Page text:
Cloud computing is a computing service where someone else owns and runs the hardware, and often the software, which you access and operate via the internet.
There are many benefits to using cloud computing services:
- improved backup/disaster recovery
- increased storage capacity
- increased data handling capacity
- reduced infrastructure costs
- avoiding frequent updates to software
- reduced internal IT staff costs
However, you should also consider the risks of using such a service:
- security, data confidentiality and location of data
- service reliability and stability
- lack of control over customisation and integration
- service response time, and enforcing service level agreements
- speed and bandwidth
- danger of supplier lock-in
- difficulty of achieving executive buy-in
There are different types of cloud computing services and you will need to make sure that they meet your business requirements, they are procured under a robust business case and that they have been subjected to a full risk and compliance analysis.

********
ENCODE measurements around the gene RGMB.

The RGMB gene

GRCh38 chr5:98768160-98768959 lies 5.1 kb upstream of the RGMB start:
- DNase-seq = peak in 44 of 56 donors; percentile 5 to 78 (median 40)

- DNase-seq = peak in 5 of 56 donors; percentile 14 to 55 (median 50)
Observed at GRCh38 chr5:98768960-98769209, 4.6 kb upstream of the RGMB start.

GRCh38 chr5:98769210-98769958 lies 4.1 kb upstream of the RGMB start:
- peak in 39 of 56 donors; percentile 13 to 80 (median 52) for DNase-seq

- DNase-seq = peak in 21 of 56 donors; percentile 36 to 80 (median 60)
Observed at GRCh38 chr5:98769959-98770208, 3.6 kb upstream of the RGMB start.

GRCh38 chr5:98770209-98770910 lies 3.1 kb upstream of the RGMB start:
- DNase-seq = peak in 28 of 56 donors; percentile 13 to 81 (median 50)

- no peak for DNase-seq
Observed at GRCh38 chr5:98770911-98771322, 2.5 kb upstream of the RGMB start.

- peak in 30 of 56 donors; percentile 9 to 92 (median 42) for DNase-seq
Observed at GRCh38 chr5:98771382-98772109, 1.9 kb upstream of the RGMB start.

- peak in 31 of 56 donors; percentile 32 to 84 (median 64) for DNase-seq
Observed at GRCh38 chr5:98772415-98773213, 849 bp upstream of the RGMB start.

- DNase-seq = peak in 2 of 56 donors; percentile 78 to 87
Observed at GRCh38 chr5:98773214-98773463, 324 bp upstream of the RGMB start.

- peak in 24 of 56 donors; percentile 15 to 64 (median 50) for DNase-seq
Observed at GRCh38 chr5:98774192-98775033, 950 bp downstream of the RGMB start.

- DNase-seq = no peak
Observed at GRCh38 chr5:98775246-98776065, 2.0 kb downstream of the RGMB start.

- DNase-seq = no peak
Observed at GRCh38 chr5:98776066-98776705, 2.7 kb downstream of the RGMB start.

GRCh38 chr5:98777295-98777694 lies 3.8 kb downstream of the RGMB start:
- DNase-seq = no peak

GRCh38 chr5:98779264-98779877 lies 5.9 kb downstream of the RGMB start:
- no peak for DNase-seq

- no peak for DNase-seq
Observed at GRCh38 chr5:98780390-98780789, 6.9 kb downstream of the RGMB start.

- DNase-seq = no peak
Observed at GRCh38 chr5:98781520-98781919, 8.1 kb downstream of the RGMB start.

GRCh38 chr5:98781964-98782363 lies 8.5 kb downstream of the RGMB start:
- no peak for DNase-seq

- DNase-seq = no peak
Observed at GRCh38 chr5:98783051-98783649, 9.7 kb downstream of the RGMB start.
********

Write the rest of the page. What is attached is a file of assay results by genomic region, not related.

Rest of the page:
You will need to ensure that your cloud deployment complies with the Data Protection Act 1998 and your obligations under the Solicitors' Code of Conduct 2011 in terms of confidentiality and outsourcing. If you do not have the expertise in-house, you can obtain independent expert advice.
For further information, please see the Law Society’s practice note on Cloud computing.
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Disclaimer: While every effort has been made to ensure the accuracy of the information in this article, it does not constitute legal advice and cannot be relied upon as such. The Law Society does not accept any responsibility for liabilities arising as a result of reliance upon the information given.